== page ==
The Princeton researchers further tested their method by studying the cases of two birds that are critically endangered by the pet trade—the yellow-crested cockatoo and the Bali myna. Wild population censuses of both species conducted over many years enabled the researchers to study market patterns as the species cascaded toward extinction. Price and market volume increased in tandem as the species became popular and the wild populations began to decline. As demand continued to increase, the price went up even further, but the animals' availability dropped along with the wild population.
Existing studies have explored wildlife markets, but only documented a species' market volume, or availability, Harris said. The Princeton-led study is the first to consider price and market volume. Market availability alone can fluctuate for reasons unrelated to a species wild population, such as a decrease in popularity, he said.
Monitoring bird and wildlife markets would require collaboration with local experts and conservationists, Harris said. During the course of the research, Harris visited bird markets to gather price and availability data. They are chaotic places where Westerners asking about prices are viewed with suspicion. He ventured into the field with trappers, who range from villagers capturing personal pets to professionals who trap hundreds of birds at a time—but collectively they efficiently drain the species they seek.
"Anyplace we could get to, the trappers had preceded us and taken out at least the most valuable birds," Harris said. "The markets are the dirty part of conservation. They're noisy and smelly. And after someone who looks like me asks about prices two or three weeks in a row, sellers just stop responding.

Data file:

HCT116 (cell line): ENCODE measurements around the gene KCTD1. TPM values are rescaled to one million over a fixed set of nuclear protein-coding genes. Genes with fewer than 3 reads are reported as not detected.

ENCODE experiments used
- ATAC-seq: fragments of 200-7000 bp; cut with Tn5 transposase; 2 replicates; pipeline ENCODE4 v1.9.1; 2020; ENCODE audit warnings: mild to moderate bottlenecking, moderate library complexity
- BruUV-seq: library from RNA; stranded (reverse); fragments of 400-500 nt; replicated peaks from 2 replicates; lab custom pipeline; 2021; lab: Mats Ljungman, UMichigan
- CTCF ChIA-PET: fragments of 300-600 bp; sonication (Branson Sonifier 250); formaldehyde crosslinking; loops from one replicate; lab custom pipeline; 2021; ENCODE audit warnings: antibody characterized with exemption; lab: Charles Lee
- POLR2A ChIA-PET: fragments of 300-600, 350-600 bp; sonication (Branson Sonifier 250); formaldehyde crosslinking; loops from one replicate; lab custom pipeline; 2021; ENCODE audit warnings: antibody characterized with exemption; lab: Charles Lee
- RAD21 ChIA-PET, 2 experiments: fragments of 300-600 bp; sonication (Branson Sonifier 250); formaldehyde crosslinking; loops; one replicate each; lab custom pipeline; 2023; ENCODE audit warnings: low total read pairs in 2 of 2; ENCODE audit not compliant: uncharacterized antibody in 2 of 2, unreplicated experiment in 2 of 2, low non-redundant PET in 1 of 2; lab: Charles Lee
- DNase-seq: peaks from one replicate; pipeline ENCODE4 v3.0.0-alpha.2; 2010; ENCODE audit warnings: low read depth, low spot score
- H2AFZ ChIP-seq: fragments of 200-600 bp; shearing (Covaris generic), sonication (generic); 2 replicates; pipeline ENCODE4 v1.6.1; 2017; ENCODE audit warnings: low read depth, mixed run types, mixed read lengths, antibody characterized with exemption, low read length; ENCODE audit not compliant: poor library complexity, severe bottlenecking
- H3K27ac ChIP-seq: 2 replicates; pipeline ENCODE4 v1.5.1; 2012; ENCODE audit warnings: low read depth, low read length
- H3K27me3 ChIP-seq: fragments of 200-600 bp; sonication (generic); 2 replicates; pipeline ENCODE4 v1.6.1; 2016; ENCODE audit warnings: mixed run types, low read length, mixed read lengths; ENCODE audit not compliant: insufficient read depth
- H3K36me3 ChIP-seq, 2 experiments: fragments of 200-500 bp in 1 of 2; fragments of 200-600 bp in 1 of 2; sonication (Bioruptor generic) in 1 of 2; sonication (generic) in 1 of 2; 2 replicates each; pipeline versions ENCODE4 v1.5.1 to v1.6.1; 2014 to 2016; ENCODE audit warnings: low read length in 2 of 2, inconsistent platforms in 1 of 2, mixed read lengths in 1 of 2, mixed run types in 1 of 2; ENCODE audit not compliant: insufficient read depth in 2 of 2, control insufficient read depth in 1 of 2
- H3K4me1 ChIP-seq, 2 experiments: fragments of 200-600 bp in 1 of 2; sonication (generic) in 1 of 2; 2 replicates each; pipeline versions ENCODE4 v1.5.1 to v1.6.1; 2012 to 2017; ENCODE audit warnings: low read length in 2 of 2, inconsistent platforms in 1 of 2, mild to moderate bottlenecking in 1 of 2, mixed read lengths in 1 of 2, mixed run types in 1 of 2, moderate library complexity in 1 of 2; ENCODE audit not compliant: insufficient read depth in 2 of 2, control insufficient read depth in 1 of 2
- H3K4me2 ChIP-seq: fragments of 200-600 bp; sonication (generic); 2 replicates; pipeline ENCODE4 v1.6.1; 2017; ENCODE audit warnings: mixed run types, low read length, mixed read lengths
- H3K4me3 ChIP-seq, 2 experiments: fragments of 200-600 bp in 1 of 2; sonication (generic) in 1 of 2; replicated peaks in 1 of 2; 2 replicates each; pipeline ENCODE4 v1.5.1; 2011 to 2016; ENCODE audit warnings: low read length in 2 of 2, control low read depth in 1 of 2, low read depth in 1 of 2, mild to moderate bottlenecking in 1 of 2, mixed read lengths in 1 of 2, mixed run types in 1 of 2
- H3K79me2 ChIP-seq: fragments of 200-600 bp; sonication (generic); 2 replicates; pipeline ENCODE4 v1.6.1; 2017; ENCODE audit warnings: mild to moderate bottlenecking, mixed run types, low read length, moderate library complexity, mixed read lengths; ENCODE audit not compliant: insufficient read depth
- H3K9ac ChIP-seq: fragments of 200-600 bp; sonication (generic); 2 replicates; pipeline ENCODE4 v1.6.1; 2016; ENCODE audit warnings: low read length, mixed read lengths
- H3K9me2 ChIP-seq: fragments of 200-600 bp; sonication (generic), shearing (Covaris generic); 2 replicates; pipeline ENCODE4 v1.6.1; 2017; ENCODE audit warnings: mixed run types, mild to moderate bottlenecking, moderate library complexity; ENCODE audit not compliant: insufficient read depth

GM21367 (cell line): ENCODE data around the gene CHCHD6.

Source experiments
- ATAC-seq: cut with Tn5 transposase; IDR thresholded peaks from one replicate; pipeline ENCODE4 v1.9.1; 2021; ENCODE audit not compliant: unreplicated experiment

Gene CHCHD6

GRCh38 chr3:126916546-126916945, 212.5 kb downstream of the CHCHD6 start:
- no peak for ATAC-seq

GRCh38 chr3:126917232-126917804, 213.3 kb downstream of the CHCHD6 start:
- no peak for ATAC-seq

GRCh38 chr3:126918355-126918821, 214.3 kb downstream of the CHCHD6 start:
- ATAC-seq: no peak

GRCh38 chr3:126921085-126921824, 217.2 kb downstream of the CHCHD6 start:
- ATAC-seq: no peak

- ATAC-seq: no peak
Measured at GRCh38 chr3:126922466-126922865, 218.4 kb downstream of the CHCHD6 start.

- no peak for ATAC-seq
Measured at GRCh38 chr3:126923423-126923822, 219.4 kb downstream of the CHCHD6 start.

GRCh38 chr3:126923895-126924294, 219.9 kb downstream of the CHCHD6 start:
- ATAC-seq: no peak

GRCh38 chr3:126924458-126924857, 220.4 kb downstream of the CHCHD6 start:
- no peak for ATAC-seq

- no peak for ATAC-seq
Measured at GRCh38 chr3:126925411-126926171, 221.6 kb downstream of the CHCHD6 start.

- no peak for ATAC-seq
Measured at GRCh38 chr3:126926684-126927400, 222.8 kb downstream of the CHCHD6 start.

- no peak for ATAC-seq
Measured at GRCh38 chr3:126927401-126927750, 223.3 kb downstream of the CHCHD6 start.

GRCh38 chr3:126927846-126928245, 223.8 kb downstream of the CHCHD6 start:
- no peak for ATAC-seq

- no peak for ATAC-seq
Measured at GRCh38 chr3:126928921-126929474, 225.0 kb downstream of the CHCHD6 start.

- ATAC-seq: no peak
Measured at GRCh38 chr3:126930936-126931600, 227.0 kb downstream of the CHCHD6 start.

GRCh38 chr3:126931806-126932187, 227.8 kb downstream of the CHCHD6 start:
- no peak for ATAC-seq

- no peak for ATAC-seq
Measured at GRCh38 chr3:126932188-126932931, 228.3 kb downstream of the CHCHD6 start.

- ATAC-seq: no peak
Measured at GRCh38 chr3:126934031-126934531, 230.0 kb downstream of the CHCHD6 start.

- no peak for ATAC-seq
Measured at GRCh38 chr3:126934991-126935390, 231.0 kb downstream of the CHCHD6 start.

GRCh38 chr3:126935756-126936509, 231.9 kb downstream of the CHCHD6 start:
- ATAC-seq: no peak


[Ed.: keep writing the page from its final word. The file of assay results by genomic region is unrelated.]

"These are a part of the reason that pet markets aren't recognized as a problem—it's hard and unpleasant to get data," Harris continued. "People want to do fieldwork in the forest and not deal with this problem."
Wilcove and Harris plan to build on this work by exploring the affinity people have for wild-caught birds over captive-bred birds, particularly in Asia. Wilcove was inspired to conduct the current research after a trip to Sumatra when he noticed a prevalence of wild-caught pet birds—research has found that 22 percent of Indonesian households own birds.
One bird the researchers identified as declining in the wild, the white-rumped shama, which is prized for its song, can be raised in captivity. Yet, people seem to prefer the wild individuals, Wilcove said. He and Harris want to explore how governments and conservation groups can convince people to keep captive-raised birds.
"It's time for some new approaches," Wilcove said.
"The conservation community has not been able to tackle this issue with the urgency it deserves beyond elephants, rhinoceroses and a handful of charismatic species," he said. "They have to be able to use methods like market-monitoring to identify the species that are getting hammered by the animal trade so that they know how to direct limited resources."